Words of encouragement and comfort
As a biblically-oriented Christian I have at my disposal a vast array of literature that has proven helpful to people who have confronted their same sex attraction. The apostle Paul, who possibly dealt with our issue (and it does not matter one way or the other, but there is nothing to indicate he did), nevertheless in his second letter to the Corinthian Church wrote of a God who comforts us in all our troubles so that the comforted ones may comfort others.

All praise to the God and Father of our Master, Jesus the Messiah! Father of all mercy! God of all healing counsel! He comes alongside us when we go through hard times, and before you know it, he brings us alongside someone else who is going through hard times so that we can be there for that person just as God was there for us. We have plenty of hard times that come from following the Messiah, but no more so than the good times of his healing comfort—we get a full measure of that, too.
(The Message Bible – 2 Corinthians 1:3-5)

A survey of the book
This book is written with four groups of people in mind:

  • Those who struggle with unwanted same-sex attraction.  Of considerable importance, these must know that having such attractions is not a sin. At first I did not understand this, and it caused me much confusion and discouragement.  Just because a person is sexually attracted to another of the same sex does not mean she or he is lesbian or gay. Additionally, it is only sinful behavior if the attraction is acted upon.
  • Those who have loved ones involved in homosexuality. There is always hope that there will be change. Since there are people like myself, and many of us actually, we learn to never give up on loved ones—we continue to trust God and pray. There is power in prayer. My older sister Joanne prayed for almost twenty years that my eyes would be open to the lie that I was born a lesbian. How thankful I am to my sister for her prayers and to all who prayed for me to come out of that life of lies. Remember, never give up, there is always hope.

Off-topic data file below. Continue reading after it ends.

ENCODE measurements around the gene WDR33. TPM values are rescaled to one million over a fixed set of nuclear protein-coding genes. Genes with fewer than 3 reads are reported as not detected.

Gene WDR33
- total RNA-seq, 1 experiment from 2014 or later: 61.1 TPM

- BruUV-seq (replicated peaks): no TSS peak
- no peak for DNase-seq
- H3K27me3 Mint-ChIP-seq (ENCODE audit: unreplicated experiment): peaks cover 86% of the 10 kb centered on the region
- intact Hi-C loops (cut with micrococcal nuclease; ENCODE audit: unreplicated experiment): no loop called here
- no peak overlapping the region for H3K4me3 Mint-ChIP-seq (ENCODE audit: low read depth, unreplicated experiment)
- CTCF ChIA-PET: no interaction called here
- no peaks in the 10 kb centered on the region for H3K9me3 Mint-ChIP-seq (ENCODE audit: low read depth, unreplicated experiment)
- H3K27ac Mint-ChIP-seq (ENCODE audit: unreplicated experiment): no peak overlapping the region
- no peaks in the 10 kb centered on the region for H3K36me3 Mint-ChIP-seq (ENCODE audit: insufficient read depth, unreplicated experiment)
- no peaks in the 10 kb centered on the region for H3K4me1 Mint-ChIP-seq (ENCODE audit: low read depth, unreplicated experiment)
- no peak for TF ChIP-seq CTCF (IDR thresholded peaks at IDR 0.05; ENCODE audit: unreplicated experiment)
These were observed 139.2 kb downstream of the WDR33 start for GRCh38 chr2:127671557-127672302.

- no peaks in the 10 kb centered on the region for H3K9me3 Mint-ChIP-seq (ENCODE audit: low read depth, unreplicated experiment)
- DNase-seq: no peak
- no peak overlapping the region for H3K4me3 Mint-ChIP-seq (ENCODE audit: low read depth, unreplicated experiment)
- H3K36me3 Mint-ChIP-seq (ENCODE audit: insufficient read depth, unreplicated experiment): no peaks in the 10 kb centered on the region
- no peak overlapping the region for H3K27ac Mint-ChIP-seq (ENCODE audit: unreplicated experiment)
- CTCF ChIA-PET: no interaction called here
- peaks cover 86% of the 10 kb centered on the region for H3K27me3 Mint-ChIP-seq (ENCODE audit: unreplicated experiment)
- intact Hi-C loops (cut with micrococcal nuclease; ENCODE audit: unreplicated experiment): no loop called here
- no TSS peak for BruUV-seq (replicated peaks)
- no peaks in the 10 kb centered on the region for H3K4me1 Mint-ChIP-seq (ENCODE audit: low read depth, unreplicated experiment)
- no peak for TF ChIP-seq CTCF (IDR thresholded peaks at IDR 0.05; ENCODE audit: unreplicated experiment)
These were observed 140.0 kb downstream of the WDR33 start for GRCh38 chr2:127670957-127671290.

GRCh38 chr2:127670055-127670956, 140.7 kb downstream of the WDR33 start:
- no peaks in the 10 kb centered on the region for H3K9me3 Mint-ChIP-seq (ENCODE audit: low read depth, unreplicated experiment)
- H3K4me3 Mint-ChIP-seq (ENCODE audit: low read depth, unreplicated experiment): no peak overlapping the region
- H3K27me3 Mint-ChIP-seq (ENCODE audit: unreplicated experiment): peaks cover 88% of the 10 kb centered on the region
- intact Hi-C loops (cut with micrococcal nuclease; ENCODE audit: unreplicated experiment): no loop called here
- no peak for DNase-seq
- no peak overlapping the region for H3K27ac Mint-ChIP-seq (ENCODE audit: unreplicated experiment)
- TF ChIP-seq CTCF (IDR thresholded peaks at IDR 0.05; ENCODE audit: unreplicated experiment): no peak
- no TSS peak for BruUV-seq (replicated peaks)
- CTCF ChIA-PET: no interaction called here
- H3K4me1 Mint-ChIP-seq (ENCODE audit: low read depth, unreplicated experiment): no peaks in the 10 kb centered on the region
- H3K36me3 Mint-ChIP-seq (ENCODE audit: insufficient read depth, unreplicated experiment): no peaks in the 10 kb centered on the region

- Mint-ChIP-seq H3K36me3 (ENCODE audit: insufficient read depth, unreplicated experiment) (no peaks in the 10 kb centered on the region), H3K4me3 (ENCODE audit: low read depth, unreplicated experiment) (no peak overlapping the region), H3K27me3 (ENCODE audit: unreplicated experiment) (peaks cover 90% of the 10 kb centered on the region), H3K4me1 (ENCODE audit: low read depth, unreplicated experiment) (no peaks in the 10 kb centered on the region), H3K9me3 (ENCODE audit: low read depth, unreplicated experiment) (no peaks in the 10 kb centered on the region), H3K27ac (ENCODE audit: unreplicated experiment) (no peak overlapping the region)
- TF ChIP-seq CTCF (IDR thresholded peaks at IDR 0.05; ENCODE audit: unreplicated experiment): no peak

• Those in the Church who come in contact with homosexuality.  We can reach out to everyone with the love of Christ Jesus rather than push them away by judging and rejecting them. The perception that the gay community so often has of Christians is that they are doing harm and not good by not accepting homosexual behavior as normal and acceptable.  At the San Francisco Gay Pride parade in 2006, I captured this quote on my tape recorder: “If ever there was an organization that has hurt more people and pushed away more people, it is the church. Why don’t you just be more like Jesus?” And we can be more like Jesus all the while standing by the biblical truth that homosexual behavior is wrong. While he told the woman caught in adultery that he did not condemn her, he also told her to go and not repeat her sin.
  • The gay activist.  I have encountered more than my share of people in the gay community, through my blogging primarily, who question whether or not I have left lesbianism behind, and my guess is that they cannot bear to think that change away from homosexuality is possible. It is safe and comforting to think that the homosexual orientation is present at birth, built in or hard wired, genetically or in utero. These people like to tell me I am hurting myself by not living as God created me. The very ones who demand tolerance cannot seem to give it to someone who views things differently.  Indeed, former lesbians and gays must be a threat to the gay activist. If there are those who have come out of the homosexual life, then the “born gay” concept may not be actual. It seems to be a version of attacking the messenger rather than the message.

The content of this book comes from someone who lived the lie for almost twenty years.  I will speak openly, I will not hold my punches, and please know my words come straight from my heart.

Charlene Hios
December 1, 2009